- After a few seconds you will get following screen:
Congratulations! Now you can test and interact with Android X86!
Note: If you encounter problems such as delays while interacting with the mouse or slow animations, then adjust the memory settings in Virtual Box.
Step 4: Setting up the VM for ADB
Here’s the trickiest part of the configuration. In order for the ADB (Android Debug Bridge) to connect to our VM and so to be able to install APKs in it, we need to setup the correct settings of our Virtual Box.
- Under Settings > Network select Bridged Adapter
- Only works, if PC connected to the internet via a Router/DSL Router, otherwise no connection is possible.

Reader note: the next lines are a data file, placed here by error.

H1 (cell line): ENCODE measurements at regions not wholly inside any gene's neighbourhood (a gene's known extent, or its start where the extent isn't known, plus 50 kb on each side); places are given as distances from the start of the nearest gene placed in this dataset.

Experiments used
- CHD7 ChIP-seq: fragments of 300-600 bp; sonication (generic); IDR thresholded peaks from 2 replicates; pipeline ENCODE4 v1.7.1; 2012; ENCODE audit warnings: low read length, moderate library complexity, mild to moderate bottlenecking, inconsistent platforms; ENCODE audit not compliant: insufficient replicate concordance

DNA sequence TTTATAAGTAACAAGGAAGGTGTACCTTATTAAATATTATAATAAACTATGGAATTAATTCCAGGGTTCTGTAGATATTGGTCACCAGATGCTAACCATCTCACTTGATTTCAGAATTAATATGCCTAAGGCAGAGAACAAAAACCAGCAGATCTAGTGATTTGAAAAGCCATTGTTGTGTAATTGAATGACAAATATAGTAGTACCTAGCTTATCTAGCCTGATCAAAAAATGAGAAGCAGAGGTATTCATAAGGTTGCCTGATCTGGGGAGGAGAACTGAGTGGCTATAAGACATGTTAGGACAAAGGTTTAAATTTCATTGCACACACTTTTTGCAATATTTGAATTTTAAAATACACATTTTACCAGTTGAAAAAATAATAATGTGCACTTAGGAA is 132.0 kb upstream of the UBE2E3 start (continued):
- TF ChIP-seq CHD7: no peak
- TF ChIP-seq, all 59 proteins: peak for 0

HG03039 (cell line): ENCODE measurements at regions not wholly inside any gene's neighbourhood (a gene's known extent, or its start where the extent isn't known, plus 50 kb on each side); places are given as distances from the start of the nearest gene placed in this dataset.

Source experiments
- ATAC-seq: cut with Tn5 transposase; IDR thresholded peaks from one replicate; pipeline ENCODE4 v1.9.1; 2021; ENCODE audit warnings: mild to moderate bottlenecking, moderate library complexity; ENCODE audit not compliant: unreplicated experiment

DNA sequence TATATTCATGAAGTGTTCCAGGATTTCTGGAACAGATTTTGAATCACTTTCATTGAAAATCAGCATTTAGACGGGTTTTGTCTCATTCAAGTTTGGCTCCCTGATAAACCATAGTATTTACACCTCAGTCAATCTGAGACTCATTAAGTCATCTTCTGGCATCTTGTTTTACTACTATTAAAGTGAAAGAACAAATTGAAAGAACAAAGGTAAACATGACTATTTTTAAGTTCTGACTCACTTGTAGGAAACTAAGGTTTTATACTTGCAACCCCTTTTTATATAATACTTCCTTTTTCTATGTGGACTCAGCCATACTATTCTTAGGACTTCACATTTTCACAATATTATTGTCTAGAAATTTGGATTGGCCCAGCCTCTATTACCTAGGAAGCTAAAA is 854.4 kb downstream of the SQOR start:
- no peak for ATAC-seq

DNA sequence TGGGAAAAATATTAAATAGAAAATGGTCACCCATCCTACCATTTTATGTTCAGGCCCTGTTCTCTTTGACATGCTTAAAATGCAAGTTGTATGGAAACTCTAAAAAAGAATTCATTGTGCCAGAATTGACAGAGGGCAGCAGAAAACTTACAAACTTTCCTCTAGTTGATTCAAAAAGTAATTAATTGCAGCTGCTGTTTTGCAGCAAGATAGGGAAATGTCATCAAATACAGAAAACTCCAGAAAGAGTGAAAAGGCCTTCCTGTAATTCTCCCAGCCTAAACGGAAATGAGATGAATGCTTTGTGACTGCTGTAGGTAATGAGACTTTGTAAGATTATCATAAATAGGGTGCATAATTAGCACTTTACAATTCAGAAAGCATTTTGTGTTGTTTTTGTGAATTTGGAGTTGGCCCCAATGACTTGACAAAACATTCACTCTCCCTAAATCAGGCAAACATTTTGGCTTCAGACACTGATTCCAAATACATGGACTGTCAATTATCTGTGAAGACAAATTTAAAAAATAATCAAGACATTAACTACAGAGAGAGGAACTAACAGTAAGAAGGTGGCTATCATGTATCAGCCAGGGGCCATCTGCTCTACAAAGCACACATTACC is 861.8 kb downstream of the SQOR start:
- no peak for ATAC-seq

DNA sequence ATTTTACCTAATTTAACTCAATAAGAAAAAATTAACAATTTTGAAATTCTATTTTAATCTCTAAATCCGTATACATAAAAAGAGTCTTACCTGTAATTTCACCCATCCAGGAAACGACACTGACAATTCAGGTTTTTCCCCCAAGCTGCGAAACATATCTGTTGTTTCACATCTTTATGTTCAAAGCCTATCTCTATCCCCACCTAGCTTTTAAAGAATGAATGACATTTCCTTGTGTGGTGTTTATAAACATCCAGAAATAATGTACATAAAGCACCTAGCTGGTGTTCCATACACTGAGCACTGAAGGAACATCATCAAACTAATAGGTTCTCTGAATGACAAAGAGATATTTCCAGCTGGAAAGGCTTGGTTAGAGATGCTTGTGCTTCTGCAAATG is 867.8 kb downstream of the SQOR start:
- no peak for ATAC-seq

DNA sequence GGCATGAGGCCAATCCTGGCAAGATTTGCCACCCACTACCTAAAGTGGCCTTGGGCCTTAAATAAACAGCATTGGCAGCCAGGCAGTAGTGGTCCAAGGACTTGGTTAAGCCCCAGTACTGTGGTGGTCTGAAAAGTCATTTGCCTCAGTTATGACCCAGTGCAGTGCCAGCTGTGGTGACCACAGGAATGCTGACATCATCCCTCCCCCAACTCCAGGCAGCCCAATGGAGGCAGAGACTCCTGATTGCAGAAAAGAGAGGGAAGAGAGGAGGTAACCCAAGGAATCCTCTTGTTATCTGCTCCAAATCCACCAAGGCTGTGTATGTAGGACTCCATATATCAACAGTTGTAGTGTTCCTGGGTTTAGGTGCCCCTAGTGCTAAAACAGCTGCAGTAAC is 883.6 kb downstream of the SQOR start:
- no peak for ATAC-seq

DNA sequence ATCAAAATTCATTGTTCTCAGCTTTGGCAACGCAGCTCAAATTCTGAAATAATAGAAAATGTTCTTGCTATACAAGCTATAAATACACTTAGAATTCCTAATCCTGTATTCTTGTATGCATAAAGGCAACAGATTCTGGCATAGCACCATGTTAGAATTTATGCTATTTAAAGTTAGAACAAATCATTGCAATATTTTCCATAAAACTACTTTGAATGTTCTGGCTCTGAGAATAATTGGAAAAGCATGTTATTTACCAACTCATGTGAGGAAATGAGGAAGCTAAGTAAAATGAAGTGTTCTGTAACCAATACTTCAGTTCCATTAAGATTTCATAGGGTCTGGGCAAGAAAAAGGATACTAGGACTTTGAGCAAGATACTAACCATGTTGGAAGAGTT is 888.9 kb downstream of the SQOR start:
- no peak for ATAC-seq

You can also choose Host_Only_Adapter if you want to develop without an internet connection.
Note: The settings of the Network in Virtual Box may vary. It’s not really a big deal to change the settings, but please note that you will need to restart the Android x86 VM each time you will modify these network settings.
Step 5: Getting the Android’s VM IP address for ADB
As you certainly know, to connect to adb we need to get the ip address of the mobile phone and the port number from which we’d like to debug to.
In Virtual Box (Android x86 is started):
- Press ALT + F1 (Android Console Mode)
- Type : netcfg
- Note the eth0 ip address
- With cmd command under Windows or Terminal with MacOS type following:
adb connect 192.168.11.12
- You have now a connection over adb to your VM!
To return to the Android UI, press ALT + F7
Believe me this was the most complex part of this tutorial The connection between your PC (by extension your development themes) and the VM is now realized. Through this connection we are going to send the compiled APK file to our VM.
Step 6: Eclipse, APK and adb again…